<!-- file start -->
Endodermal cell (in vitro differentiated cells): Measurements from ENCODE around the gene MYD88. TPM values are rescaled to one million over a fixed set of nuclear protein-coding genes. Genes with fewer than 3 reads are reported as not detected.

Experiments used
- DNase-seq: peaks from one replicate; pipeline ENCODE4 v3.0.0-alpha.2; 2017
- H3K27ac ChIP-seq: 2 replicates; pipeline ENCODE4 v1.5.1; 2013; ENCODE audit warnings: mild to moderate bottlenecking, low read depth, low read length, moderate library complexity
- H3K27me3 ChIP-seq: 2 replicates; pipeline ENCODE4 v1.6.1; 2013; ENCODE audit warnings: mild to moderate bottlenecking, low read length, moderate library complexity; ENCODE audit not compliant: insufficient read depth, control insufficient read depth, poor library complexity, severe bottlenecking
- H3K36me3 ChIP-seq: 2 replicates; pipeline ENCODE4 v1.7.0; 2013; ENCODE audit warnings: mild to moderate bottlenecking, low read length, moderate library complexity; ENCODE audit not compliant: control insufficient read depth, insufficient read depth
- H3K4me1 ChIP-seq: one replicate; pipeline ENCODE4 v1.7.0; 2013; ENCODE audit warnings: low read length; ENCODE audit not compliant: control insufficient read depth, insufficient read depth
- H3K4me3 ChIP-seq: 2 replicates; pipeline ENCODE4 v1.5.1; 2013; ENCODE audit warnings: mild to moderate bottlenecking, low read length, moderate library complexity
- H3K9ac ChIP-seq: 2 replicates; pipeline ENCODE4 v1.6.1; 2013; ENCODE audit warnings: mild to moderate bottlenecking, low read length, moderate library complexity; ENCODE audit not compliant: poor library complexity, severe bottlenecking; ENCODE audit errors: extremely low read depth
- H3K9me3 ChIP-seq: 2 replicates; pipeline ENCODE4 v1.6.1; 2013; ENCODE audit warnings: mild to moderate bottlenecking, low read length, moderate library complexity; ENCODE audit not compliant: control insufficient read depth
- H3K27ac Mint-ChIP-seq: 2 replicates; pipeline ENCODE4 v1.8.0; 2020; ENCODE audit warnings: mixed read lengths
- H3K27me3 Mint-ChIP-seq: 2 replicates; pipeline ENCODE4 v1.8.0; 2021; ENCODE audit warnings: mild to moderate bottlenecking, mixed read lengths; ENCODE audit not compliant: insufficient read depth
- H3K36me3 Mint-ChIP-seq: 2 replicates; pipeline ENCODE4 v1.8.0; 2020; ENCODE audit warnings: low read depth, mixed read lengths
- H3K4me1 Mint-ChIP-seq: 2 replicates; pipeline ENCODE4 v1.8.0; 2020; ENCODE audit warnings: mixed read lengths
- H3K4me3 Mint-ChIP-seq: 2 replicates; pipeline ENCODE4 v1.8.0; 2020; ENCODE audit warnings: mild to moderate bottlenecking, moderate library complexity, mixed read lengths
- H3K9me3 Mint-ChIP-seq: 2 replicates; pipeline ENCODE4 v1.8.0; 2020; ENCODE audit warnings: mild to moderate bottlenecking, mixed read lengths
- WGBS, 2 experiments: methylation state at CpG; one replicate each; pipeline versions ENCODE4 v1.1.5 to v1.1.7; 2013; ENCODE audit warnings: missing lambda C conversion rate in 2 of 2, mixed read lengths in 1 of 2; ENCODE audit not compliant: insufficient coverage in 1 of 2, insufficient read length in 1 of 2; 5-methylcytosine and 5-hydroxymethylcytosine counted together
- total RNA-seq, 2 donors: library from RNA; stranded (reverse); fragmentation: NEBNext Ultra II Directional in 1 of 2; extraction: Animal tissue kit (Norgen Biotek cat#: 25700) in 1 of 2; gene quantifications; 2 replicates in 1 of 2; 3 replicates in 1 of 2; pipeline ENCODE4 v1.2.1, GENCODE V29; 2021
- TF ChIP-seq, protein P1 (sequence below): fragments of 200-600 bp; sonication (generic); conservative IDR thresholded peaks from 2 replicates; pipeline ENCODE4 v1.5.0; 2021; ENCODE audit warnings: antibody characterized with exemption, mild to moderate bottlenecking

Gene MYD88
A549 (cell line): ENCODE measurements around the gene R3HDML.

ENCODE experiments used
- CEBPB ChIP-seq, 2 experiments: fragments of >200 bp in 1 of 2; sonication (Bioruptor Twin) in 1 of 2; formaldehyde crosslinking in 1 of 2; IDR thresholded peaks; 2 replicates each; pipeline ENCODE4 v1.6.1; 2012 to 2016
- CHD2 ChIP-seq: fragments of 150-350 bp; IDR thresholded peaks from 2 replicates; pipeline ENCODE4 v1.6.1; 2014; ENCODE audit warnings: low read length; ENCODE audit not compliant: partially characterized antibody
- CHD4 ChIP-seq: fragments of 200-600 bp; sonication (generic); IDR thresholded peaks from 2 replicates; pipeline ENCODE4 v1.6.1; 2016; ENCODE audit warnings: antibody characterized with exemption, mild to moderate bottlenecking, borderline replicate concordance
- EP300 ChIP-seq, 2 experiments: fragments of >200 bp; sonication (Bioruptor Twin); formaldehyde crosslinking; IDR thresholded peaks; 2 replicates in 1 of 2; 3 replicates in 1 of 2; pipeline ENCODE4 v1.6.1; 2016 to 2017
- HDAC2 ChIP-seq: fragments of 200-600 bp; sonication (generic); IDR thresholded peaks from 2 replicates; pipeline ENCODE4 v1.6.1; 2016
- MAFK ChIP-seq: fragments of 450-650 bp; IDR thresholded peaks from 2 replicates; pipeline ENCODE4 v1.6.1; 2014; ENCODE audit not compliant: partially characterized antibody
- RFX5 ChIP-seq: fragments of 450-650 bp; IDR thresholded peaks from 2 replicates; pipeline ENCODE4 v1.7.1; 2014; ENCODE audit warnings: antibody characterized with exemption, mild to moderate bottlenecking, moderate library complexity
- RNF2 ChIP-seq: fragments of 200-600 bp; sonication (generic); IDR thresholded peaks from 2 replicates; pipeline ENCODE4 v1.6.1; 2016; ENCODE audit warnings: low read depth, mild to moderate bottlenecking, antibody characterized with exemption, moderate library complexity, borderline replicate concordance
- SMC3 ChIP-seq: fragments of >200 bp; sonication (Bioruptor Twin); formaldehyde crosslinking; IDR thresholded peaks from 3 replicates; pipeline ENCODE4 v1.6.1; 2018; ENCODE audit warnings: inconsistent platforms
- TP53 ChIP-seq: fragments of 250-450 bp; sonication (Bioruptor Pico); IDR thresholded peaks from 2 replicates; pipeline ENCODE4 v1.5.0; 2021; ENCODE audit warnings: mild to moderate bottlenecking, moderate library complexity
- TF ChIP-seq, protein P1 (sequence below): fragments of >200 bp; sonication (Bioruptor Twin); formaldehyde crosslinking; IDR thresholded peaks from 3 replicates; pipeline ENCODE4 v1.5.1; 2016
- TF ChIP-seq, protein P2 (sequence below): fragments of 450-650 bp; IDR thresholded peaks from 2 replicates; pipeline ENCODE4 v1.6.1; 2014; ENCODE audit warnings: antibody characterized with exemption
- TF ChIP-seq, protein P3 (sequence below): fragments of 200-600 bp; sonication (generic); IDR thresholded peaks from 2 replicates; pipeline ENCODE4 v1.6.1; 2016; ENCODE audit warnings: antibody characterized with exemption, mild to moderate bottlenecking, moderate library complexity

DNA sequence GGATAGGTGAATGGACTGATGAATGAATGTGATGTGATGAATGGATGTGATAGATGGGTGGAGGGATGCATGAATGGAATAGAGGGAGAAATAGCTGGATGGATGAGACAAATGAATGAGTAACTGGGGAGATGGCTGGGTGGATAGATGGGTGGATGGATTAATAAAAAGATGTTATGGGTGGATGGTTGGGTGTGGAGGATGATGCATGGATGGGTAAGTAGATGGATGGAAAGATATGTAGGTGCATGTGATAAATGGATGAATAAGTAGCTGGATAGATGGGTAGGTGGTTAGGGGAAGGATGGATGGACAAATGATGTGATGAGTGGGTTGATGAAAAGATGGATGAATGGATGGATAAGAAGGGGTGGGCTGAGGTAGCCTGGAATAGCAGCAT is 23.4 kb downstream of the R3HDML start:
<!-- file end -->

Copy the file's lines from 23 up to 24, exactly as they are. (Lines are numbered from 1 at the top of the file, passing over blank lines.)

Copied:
- CEBPB ChIP-seq, 2 experiments: fragments of >200 bp in 1 of 2; sonication (Bioruptor Twin) in 1 of 2; formaldehyde crosslinking in 1 of 2; IDR thresholded peaks; 2 replicates each; pipeline ENCODE4 v1.6.1; 2012 to 2016
- CHD2 ChIP-seq: fragments of 150-350 bp; IDR thresholded peaks from 2 replicates; pipeline ENCODE4 v1.6.1; 2014; ENCODE audit warnings: low read length; ENCODE audit not compliant: partially characterized antibody